As of 10/1/2017, this manual has been retired. For current policies, procedures, and standards for the Texas Workforce Commission Vocational Rehabilitation Division, please refer to the following manuals:

In this manual, references to DARS now refer to TWC. The manual includes both links to public content and links to content available only to staff.

Chapter 9: Project SEARCH

(Added 07/15)

9.1 Overview

(Revised 07/15)

Project SEARCH is an international initiative that supports partnerships between businesses (employers), local school districts, vocational rehabilitation (VR) agencies, and other entities that serve persons who have intellectual and developmental disabilities. Project SEARCH promotes the successful long-term employment of VR consumers in jobs that are stable, meaningful, and competitively compensated.

The program takes place in a business setting where total immersion in the workplace facilitates teaching and learning and enables the VR consumers who are enrolled to develop marketable work skills and increase their employability. Each consumer participates in three internships in order to explore a variety of career paths. The consumer works with a team that includes the consumer's family and the partnering agencies. The team helps the consumer create an employment goal and supports the consumer during the transition from school to work.

Project SEARCH is composed of three phases.

Phase 1: Consumers enroll in internships that allow them to learn employment-related hard and soft skills (see 9.2.Key Terms) in a real-life work environment. They attend daily classroom instruction that is provided by the local school district and follows the Project SEARCH curriculum.

Phase 2: Consumers are placed in or find competitive integrated employment that earns the prevailing wage in the industry and that allows them to use the skills they have learned during their Project SEARCH internships .The job must be consistent with the services and goals outlined in the consumer's Individualized Plan for Employment (IPE).

Phase 3: Consumers receive retention services, as needed for ongoing support, after the consumer has maintained employment for 90 days and the DARS case is closed. Any retention services needed during this phase are provided by the long-term support organization.

Project SEARCH services are provided through a collaborative process in which the Project SEARCH team - that is, the DARS provider, host business, school district, long-term support organization, and DARS counselor - work together to help the consumer achieve the goals of the internship and placement. A memorandum of understanding (MOU) between the Project SEARCH team members outlines the roles, relationships, and responsibilities.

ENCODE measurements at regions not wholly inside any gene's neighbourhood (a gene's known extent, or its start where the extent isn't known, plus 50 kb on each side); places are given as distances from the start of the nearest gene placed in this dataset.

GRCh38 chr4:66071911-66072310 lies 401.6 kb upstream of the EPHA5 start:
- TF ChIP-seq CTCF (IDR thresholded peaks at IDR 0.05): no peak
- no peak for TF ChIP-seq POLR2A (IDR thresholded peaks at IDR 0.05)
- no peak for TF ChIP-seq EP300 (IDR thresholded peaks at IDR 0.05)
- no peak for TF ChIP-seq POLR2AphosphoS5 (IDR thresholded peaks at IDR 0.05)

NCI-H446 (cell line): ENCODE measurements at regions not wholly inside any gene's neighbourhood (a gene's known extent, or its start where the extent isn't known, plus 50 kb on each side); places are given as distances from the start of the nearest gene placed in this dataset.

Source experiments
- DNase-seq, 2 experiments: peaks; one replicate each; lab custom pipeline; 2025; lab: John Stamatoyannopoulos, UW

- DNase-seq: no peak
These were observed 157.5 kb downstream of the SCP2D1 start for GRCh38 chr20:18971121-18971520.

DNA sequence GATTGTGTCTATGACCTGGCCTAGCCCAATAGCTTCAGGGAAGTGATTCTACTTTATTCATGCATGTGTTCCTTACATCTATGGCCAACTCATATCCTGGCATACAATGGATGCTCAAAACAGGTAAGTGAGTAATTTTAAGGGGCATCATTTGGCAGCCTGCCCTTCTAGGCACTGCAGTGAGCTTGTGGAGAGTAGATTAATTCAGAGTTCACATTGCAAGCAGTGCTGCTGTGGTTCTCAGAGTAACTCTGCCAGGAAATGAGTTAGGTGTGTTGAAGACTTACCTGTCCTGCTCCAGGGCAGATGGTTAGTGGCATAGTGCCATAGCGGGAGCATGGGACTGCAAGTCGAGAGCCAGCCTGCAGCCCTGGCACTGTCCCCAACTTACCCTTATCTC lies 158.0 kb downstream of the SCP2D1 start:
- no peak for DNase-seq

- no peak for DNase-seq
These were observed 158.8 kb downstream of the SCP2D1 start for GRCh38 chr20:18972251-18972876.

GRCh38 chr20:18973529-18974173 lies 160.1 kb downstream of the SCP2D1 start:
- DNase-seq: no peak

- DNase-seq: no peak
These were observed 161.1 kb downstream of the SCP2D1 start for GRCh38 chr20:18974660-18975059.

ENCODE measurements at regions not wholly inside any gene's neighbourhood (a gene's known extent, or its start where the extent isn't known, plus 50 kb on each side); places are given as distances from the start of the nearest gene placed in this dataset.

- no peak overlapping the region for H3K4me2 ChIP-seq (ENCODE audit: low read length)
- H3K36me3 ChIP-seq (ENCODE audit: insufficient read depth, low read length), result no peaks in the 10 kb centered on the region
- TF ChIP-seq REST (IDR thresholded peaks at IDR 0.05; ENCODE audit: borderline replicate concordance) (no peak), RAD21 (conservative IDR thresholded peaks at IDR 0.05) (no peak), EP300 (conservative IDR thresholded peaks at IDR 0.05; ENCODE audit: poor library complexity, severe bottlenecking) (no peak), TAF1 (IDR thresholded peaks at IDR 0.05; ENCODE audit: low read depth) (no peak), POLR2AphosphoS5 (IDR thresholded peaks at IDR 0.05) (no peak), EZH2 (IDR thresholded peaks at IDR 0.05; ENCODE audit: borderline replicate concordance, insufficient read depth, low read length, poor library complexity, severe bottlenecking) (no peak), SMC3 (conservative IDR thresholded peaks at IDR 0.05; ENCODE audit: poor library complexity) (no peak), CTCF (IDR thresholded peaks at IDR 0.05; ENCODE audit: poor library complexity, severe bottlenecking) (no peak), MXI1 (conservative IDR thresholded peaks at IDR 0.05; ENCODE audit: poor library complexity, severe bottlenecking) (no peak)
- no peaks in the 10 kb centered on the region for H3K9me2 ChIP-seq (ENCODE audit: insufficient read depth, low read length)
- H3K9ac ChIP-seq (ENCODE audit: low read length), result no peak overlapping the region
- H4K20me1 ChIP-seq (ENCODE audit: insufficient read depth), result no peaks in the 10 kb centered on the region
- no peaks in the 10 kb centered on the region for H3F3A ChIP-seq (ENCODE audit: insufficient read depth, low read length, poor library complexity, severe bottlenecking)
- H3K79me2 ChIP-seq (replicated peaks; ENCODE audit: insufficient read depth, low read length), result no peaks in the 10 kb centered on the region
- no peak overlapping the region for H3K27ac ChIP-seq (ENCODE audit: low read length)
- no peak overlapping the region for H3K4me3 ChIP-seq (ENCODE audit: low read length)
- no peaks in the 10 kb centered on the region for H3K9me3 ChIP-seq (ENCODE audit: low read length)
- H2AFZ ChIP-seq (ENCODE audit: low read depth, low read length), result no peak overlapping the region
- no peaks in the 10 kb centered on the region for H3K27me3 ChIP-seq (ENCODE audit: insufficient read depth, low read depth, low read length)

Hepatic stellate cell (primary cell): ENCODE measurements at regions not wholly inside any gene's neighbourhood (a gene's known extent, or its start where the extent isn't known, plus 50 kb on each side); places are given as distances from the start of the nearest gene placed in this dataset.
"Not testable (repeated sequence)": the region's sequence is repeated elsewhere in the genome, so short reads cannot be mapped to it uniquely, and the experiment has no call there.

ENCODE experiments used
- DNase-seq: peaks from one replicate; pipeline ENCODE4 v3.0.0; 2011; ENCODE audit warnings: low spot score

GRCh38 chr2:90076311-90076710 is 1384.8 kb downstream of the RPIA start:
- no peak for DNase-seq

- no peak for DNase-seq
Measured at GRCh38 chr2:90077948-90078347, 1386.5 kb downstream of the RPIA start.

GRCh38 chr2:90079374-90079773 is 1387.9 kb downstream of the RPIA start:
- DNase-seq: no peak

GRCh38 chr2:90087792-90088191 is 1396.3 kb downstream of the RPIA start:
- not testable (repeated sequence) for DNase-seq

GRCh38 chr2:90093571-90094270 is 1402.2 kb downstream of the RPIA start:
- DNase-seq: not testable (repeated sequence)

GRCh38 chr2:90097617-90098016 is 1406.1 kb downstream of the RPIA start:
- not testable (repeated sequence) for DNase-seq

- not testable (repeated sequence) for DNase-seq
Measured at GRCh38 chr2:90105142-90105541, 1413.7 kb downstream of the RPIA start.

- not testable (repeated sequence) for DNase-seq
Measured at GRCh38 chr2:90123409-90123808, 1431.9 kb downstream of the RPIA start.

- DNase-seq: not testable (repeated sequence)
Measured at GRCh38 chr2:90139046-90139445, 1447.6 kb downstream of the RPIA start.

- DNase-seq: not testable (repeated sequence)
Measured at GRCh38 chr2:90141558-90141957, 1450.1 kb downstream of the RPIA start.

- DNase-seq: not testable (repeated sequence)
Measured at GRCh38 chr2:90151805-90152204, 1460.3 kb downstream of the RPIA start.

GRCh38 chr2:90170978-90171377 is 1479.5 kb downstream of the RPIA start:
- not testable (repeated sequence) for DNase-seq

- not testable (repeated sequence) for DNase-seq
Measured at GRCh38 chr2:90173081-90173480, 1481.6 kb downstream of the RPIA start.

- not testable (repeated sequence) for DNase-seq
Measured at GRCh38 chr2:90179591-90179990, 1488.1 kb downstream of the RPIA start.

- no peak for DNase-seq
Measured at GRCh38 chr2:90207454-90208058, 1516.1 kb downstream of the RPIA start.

The host business or the Project SEARCH team interviews and selects a DARS community rehabilitation provider (CRP) to work with DARS consumers at the host business site. The interview is a prerequisite to being eligible for a Project SEARCH service contract that allows DARS to purchase services from the provider.

The Project SEARCH team interviews and selects the consumers who participate in Project SEARCH. DARS purchases services for consumers participating in Project SEARCH, as documented in each consumer's Individualized Plan for Employment.

9.2 Key Terms

Asset Discovery is the process used to collect information about a consumer in Project SEARCH. The information is collected to help the Project SEARCH team select the best possible internship rotations for the consumer. Internships are based on the consumer's skills, interests, abilities, learning styles, and particular need for support, as well as on the internship opportunities offered by the host business. The contractor meets with consumers one-on-one, as a group, or both to collect information about the consumer. The contractor conducts interviews and observes the consumer's abilities and challenges. The interviews and observations occur in multiple settings, including, but not limited to, the consumer's home, places of recreation, during tours of potential worksites, and in places where the consumer's work skills can be simulated, such as in places where the consumer does volunteer work.

Benchmarks are specific employment-related results achieved as a consumer progresses through the job placement or supported employment processes.

Circle of Support is a strategy used to help consumers achieve their objectives. Members of a Circle of Support group may include a consumer's friends, relatives, teachers, church members, and others who want to help the consumer succeed. The group functions as a supportive community for consumers who cannot achieve their objectives on their own.

Community Rehabilitation Provider (CRP) is a person or entity that DARS contracts with to provide services to consumers for payment.